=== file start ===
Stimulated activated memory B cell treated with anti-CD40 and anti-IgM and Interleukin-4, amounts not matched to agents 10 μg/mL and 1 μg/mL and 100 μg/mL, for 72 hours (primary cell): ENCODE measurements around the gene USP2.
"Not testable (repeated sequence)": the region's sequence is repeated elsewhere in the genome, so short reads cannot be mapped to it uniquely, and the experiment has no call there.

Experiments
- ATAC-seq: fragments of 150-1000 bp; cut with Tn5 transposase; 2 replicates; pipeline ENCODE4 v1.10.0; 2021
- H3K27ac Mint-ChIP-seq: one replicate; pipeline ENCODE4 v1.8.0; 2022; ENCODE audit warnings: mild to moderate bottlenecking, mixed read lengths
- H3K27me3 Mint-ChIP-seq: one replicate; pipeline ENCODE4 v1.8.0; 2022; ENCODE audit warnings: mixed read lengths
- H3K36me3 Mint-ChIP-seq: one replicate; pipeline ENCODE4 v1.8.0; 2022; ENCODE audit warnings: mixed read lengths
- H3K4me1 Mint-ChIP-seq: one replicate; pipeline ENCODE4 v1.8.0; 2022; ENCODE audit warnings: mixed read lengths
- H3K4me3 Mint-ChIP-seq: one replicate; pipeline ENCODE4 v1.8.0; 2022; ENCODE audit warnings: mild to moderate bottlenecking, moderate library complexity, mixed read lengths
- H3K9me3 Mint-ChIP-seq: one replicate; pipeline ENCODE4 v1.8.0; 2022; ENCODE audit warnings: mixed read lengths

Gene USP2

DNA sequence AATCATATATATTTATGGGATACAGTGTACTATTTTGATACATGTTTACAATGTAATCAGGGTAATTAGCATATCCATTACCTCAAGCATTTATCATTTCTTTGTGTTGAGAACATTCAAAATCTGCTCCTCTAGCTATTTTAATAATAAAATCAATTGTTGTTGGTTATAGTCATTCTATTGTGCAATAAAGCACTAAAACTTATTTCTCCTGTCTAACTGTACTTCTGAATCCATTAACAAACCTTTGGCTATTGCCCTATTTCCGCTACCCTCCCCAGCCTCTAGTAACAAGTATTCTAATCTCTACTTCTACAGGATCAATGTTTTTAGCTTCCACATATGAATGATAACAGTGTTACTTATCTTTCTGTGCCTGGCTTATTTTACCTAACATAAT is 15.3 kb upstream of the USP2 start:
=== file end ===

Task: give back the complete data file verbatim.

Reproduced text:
Stimulated activated memory B cell treated with anti-CD40 and anti-IgM and Interleukin-4, amounts not matched to agents 10 μg/mL and 1 μg/mL and 100 μg/mL, for 72 hours (primary cell): ENCODE measurements around the gene USP2.
"Not testable (repeated sequence)": the region's sequence is repeated elsewhere in the genome, so short reads cannot be mapped to it uniquely, and the experiment has no call there.

Experiments
- ATAC-seq: fragments of 150-1000 bp; cut with Tn5 transposase; 2 replicates; pipeline ENCODE4 v1.10.0; 2021
- H3K27ac Mint-ChIP-seq: one replicate; pipeline ENCODE4 v1.8.0; 2022; ENCODE audit warnings: mild to moderate bottlenecking, mixed read lengths
- H3K27me3 Mint-ChIP-seq: one replicate; pipeline ENCODE4 v1.8.0; 2022; ENCODE audit warnings: mixed read lengths
- H3K36me3 Mint-ChIP-seq: one replicate; pipeline ENCODE4 v1.8.0; 2022; ENCODE audit warnings: mixed read lengths
- H3K4me1 Mint-ChIP-seq: one replicate; pipeline ENCODE4 v1.8.0; 2022; ENCODE audit warnings: mixed read lengths
- H3K4me3 Mint-ChIP-seq: one replicate; pipeline ENCODE4 v1.8.0; 2022; ENCODE audit warnings: mild to moderate bottlenecking, moderate library complexity, mixed read lengths
- H3K9me3 Mint-ChIP-seq: one replicate; pipeline ENCODE4 v1.8.0; 2022; ENCODE audit warnings: mixed read lengths

Gene USP2

DNA sequence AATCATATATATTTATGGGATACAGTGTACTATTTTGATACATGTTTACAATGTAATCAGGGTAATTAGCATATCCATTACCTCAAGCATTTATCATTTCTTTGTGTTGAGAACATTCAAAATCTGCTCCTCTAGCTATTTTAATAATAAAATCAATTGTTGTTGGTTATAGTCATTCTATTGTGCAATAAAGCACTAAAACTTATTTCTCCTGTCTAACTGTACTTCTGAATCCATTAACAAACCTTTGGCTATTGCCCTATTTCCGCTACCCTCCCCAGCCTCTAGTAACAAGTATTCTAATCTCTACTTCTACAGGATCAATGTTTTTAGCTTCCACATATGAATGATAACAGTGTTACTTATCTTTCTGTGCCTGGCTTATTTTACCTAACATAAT is 15.3 kb upstream of the USP2 start: